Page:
How to protect idle business properties

Closed sign
Businesses across Canada have been asked to temporarily close their operations and instruct their workers to shelter at home in a country-wide effort to contain and reduce the spread of the novel coronavirus. The result of these provincial government mandated shutdowns is an unprecedented number of idle properties.
 
When commercial properties are left idle, they face a different set of exposures different to when the business is operating normally.  There are many things that business owners and site managers can do to keep their properties safe and secure during the COVID-19 shutdown. A lot of the most important preventative measures revolve around property maintenance and risk mitigation actions, according to Dom Lopes, assistant vice president of first party with RSA Canada.
 
He told Insurance Business: “Before closing a business and vacating a property, it’s critical for business owners to ensure that all maintenance and service elements are taken care of so that the property is prepared for an extended shutdown. For example, they need to set the temperature in the building. It’s OK to conserve energy while you leave a property idle, but it’s important not to set the temperature lower than 5C. We advise keeping it around 15C as this helps to prevent sprinkler systems and water pipes from freezing and bursting. On that note, it’s also important to test your sprinkler system and your water system to ensure that everything is running normally.”
 
One exposure that can increase materially when properties are left idle is crime. If a property is vacated, or even just looks empty, it immediately becomes an easier target for vandals and thieves. To mitigate these risks, Lopes advises regular visits and visual check-ups of the site whenever possible. Businesses should also ensure that security devices, like locks and alarms, are operational, and those with human security patrols can up the frequency of visits to the property. Finally, they should maintain appropriate lighting around the facility and especially around all entrances, according to Lopes, because it “gives the impression somebody is overseeing the facility even if it’s closed.”
 
“Another thing business owners should do before leaving their property idle is check the immediate surroundings of the property,” Lopes added. “They should remove any obstructions from access routes to the building, and remove any containers, garbage cans or trash. They should also remove any overgrowth of vegetation and shrubs from the surrounding landscape.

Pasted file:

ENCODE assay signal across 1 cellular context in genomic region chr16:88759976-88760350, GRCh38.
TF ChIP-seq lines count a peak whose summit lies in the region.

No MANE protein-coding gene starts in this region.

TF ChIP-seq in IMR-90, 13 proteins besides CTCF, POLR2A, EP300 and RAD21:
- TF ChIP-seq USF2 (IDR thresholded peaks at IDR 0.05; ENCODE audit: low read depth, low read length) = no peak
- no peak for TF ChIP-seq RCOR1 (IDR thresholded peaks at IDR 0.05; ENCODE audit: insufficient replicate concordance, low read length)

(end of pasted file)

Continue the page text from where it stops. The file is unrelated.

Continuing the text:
“Finally, they should conduct regular checks of their roofs, their downspouts, and any outdoor drains to ensure everything is properly maintained. Spring is the time of year when property owners often review the outside of their property, especially their drainage and roofing, to look for any legacy issues from the winter. We expect property owners to do that as part of their business contingency plans and their property risk management program before they leave their property idle.”
 
Mandatory business closures have been rolled out to varying degrees across Canada. While the provincial directive may have already been laid out, it’s “never too late” for business owners to introduce preventative measures that will protect their idle properties, according to Lopes.
 
RSA also has taken steps to ensure customers with vacant, unoccupied or shutdown risks are protected during the pandemic. In April, RSA clarified their position on vacant properties as a result of COVID-19 restrictions that businesses have been implementing. RSA’s standard wording for vacant properties and construction sites provides 30 days of coverage automatically; for those areas of the country where businesses are required to close down for more than 30 days due to government order, mandate or declaration, RSA allowed an additional 30 days (60 consecutive days in total), for vacant or unoccupied risks during this pandemic.
 
In an effort to provide increased support to their valued customers, RSA will be extending the standard coverage by an additional 30 days (90 consecutive days in total) for businesses that were required to close down due to government order, mandate or declaration, effective immediately. Should coverage be required beyond 90 days, RSA asks that you contact them directly in order to review each circumstance on a case by case basis.
 
In addition to this, in order to help brokers and their clients manage a business shutdown, RSA Canada has prepared a checklist of items that business owners can implement should their properties become idle.
 
Dom Lopes, AVP, First Party & National Risk Control Services
 
This article originally appeared in Insurance Business Magazine. This version has been updated with additional comments from RSA Canada.
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